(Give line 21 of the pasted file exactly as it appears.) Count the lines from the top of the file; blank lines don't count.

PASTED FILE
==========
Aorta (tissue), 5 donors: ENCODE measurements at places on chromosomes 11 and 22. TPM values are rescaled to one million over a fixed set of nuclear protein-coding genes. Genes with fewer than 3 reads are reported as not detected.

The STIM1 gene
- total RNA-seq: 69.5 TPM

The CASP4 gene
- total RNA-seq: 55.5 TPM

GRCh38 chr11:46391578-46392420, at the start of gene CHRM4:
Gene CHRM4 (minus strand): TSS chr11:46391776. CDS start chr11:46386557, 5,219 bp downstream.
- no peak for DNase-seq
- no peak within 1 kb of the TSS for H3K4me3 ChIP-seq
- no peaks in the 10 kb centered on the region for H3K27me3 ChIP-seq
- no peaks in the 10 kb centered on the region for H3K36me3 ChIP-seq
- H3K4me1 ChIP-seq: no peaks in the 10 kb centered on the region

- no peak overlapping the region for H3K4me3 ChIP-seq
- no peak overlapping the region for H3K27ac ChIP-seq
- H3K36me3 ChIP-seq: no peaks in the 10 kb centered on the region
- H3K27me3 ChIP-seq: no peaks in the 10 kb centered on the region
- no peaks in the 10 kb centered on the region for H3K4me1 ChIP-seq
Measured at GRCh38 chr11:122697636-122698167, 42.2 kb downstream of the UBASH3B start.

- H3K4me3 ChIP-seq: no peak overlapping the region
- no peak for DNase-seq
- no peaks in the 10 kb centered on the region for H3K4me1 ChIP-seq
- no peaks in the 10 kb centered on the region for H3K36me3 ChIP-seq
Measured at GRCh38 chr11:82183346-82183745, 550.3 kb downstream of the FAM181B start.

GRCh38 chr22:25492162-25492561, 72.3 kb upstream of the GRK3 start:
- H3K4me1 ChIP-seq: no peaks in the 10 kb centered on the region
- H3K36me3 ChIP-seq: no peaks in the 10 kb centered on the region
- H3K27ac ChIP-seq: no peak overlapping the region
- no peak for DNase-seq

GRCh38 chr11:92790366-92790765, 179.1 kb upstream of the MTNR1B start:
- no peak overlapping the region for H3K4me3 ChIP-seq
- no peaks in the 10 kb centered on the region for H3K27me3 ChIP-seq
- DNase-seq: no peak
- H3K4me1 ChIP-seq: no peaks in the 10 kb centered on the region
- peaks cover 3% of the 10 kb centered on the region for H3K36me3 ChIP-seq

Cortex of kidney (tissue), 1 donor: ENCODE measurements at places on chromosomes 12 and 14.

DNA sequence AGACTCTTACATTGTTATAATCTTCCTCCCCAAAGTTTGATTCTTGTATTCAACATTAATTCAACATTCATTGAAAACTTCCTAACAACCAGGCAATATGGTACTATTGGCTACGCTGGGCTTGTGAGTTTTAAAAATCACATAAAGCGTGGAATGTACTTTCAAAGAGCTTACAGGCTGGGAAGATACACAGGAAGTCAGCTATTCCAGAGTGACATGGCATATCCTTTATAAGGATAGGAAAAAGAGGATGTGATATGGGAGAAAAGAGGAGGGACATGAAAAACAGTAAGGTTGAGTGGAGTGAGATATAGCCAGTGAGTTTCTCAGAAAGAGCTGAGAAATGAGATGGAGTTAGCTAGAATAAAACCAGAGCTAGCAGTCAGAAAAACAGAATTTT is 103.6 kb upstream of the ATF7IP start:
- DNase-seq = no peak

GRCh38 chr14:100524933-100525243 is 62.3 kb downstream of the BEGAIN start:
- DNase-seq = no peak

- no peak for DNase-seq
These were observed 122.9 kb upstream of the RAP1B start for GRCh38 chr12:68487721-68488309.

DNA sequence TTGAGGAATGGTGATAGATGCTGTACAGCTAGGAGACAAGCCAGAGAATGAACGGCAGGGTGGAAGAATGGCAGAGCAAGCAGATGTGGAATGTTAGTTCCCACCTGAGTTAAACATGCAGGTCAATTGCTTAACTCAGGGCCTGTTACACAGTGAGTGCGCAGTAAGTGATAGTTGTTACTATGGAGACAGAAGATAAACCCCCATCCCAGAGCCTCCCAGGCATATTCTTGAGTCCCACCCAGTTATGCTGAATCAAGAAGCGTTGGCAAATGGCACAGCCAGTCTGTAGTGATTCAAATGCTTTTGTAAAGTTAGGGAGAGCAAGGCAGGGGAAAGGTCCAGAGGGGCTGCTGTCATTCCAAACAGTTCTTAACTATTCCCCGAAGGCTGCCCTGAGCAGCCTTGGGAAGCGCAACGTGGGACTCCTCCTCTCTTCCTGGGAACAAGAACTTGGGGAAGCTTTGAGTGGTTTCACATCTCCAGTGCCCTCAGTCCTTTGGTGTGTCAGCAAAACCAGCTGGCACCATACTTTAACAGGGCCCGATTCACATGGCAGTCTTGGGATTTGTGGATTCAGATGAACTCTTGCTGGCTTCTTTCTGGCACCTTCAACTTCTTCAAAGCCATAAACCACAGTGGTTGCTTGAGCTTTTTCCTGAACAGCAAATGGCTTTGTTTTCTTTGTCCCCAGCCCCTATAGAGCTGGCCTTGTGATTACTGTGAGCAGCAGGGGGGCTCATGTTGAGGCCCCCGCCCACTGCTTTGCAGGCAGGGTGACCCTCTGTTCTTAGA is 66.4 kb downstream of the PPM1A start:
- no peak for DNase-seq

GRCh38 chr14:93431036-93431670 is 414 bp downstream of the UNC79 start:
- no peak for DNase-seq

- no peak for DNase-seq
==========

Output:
- no peaks in the 10 kb centered on the region for H3K4me1 ChIP-seq